Prima facie, this question may appear to be quite out of place. GST is after all Goods and Services Tax. So what GST impact on investment is really possible? Remember, there will be a plethora of implications of GST both direct and indirect. You need to understand the difference that GST will make to your cost of financial planning. How does GST affect your cash flow; is a key question you need to address. The impact of GST on common man is not yet well documented, but that is surely something for you to apprehend. Let us look at 5 areas, where GST could have a sustained impact on your financial planning process; both directly and indirectly. In reality, GST impact on investment is much more profound than you can imagine..
GST and the impact on purchasing power of money..
One of the key parameters that you consider when you plan your finances for the long term is the rate of inflation. Inflation actually reduces your purchasing power and therefore impacts your financial plan in two ways. Firstly, higher inflation is normally synonymous with higher returns on equities and you need to tweak your portfolio mix accordingly. Secondly, higher inflation will mean that you need to take higher risk and plan greater allocations to meet your long term financial goals. How does GST impact your cash flow and how is it relevant to your financial plan? The GST Council has kept the GST rate at 0-5% range for most of the food items and that is likely to keep food inflation under check. In the last meeting of the GST Council, nearly 3/4th of the items in the peak 28% bracket were reclassified into the 18% bracket or lower. Notwithstanding short term inflation pressures, the long term impact of GST will be to reduce inflation. That is positive for your financial plan as you will be left with a greater surplus in real terms.
Cost of transacting in financial products will go up..
There is a clear increase in the indirect tax impost on equity and debt related transactions by nearly 300 basis points. The 15% service tax stands modified to 18% under the GST regime. That will sharply increase the cost of transacting in equities, mutual funds and in portfolio management schemes. However, this higher cost is likely to be compensated as the higher cost of transacting will be compensated by higher returns on equities. How is that possible? The GST is likely to increase GDP growth rate by 150-200 bps each year. This will be value accretive for equities.
In your financial plan, there is a clear case in favour of equities..
Over the last few years we have seen a distinct shift away from debt and towards equities. That trend could get more pronounced now. Here is why! Let us understand GST impact on investments. Equity becomes more attractive as an asset class as the GDP push is likely to be value accretive for equities. Additionally, the lower interest rates caused by lower inflation will be a boost for equity valuations as future cash flows will get discounted at a lower cost of capital. At the same time, debt instruments will see interest rates going down as inflation weakens. That means, fixed debt instruments may make less sense from a long term returns perspective.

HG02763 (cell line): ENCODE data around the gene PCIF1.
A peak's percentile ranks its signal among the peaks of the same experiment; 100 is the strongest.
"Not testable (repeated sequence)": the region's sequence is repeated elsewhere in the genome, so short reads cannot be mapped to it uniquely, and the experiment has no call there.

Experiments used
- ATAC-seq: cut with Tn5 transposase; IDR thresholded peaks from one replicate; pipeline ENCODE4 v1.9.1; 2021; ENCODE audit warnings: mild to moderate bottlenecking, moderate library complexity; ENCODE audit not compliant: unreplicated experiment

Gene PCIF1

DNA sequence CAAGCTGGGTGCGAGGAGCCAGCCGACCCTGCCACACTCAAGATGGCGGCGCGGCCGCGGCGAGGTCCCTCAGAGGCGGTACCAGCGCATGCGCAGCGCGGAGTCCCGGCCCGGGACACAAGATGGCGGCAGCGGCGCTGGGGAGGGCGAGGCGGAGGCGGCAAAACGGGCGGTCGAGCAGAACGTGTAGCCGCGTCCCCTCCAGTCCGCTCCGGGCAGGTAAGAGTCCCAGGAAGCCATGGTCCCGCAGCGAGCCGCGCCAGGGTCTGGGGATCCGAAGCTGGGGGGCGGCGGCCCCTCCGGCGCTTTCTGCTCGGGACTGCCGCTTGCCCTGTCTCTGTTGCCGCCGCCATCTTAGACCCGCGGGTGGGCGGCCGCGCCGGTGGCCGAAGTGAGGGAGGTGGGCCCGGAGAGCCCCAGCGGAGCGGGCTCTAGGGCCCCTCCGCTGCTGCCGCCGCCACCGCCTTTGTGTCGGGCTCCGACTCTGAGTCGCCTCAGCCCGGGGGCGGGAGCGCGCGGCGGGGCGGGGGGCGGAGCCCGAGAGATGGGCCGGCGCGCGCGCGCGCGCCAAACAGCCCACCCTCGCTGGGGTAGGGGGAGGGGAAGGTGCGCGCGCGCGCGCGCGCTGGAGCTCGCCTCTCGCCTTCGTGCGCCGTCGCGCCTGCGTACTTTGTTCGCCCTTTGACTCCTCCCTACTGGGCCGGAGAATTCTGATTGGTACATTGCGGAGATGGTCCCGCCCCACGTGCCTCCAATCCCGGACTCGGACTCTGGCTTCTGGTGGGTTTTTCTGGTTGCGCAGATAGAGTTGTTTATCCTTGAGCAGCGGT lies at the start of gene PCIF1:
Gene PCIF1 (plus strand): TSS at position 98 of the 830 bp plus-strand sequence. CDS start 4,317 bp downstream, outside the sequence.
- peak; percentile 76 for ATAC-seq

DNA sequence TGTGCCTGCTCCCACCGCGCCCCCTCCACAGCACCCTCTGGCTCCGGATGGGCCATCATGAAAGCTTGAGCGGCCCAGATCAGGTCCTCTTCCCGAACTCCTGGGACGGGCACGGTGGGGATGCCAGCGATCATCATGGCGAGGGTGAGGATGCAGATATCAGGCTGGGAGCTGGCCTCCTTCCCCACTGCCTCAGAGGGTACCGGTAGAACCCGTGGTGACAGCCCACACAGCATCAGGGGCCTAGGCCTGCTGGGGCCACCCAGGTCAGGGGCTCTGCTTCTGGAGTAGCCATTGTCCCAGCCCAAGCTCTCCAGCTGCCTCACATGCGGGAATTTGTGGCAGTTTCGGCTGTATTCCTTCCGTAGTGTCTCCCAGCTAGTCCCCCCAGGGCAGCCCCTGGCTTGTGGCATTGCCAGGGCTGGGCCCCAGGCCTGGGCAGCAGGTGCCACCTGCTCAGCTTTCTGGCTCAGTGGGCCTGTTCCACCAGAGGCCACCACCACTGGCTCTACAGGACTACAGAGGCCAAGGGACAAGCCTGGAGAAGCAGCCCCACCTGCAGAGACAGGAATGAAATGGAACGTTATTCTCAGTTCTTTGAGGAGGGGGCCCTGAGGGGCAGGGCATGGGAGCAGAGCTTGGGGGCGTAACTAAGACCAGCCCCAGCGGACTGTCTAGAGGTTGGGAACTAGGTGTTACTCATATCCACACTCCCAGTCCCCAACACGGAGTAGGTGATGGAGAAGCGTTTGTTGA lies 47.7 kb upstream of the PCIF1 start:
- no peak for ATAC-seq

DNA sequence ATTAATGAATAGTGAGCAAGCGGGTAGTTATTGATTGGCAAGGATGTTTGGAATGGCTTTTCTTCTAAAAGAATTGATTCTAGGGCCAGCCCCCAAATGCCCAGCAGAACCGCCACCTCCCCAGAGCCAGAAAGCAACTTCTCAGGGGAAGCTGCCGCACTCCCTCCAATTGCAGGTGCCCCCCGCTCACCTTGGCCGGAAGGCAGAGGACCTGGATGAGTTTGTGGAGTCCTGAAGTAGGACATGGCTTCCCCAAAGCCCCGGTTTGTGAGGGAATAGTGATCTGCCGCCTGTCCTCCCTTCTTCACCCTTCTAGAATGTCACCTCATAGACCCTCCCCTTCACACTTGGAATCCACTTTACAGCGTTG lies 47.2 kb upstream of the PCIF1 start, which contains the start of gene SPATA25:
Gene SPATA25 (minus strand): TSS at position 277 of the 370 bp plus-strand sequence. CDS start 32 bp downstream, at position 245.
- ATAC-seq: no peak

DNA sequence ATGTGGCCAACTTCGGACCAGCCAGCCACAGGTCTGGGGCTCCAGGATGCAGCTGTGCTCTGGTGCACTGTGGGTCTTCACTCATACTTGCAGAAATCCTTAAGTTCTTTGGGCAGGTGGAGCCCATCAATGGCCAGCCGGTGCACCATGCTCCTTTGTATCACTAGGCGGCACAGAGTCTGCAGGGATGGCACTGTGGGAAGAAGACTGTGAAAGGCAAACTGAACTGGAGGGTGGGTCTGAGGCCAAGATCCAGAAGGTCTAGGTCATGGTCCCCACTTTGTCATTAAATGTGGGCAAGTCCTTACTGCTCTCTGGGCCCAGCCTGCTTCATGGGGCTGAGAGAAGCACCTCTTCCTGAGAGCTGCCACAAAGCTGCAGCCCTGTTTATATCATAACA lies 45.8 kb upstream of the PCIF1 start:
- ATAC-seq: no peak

GST could trigger a greater shift towards financial assets..
While the trend from debt to equity is quite obvious, there is also a trend away from real assets like equity and gold in favour of financial assets like equity and mutual funds. Real estate investments have been largely constrained due to the combination of GST, demonetization and RERA. The prospects of putting shadow money in real estate is gradually diminishing. The higher impact of GST is likely to be visible on gold too. Also, the attractiveness of moving in and out of gold through your neighbourhood jeweller will reduce as more of these small jewellers are pushed towards the organized segment. The boost to equities and mutual funds may only get accentuated due to GST.
Tweak your budget and get more bangs for the buck..
We started off with a question on the impact of GST on common man. One big impact will be on the household budgets of families. Why is it so? The GST, by definition has been more lenient towards items of mass consumption while it has kept the pressure on more exclusive products. Thus GST offers you an opportunity to tweak your expenditure pattern in such a way as to make a substantial difference to your household budget. You can now look at your savings as a target and design your expenses as a residual number. The sympathetic approach of the GST towards items of mass consumption will be a boost for your savings power.
So, how does GST affect your cash flow? The answer is that it gives you the opportunity to tweak your budget more in favour of savings and allocate a greater portion of your savings into financial assets. What is the GST impact on investment? Clearly, the GST is favouring equities and mutual funds over debt and is also favouring financial assets over real assets. From the perspective of your financial plan, this could have important long term implications.